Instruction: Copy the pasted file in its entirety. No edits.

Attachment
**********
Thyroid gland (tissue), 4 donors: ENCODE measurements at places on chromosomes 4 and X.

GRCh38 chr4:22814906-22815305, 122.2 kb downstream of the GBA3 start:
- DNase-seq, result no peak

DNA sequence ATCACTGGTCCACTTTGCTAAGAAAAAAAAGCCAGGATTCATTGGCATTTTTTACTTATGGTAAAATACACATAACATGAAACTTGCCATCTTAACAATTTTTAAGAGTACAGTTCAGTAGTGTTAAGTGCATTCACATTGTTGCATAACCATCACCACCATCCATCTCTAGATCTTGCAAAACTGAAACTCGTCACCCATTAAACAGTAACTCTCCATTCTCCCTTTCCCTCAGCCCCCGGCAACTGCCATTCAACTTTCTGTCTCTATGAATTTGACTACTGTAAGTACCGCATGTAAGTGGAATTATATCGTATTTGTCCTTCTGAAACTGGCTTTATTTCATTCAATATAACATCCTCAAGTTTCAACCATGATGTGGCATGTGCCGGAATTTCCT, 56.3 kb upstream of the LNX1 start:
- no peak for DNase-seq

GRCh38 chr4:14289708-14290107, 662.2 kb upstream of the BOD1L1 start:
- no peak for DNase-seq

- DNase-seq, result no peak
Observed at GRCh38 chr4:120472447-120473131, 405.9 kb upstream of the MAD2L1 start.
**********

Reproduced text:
Thyroid gland (tissue), 4 donors: ENCODE measurements at places on chromosomes 4 and X.

GRCh38 chr4:22814906-22815305, 122.2 kb downstream of the GBA3 start:
- DNase-seq, result no peak

DNA sequence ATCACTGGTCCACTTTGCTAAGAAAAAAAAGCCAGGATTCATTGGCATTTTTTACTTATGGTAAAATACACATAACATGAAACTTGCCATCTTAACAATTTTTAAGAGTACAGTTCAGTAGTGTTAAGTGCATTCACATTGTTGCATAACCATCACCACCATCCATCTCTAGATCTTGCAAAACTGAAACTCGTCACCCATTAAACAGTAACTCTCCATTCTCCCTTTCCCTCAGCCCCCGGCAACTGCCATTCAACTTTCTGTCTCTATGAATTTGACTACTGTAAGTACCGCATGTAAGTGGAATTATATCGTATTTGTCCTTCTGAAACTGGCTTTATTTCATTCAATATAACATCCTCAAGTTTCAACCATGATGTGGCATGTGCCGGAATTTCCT, 56.3 kb upstream of the LNX1 start:
- no peak for DNase-seq

GRCh38 chr4:14289708-14290107, 662.2 kb upstream of the BOD1L1 start:
- no peak for DNase-seq

- DNase-seq, result no peak
Observed at GRCh38 chr4:120472447-120473131, 405.9 kb upstream of the MAD2L1 start.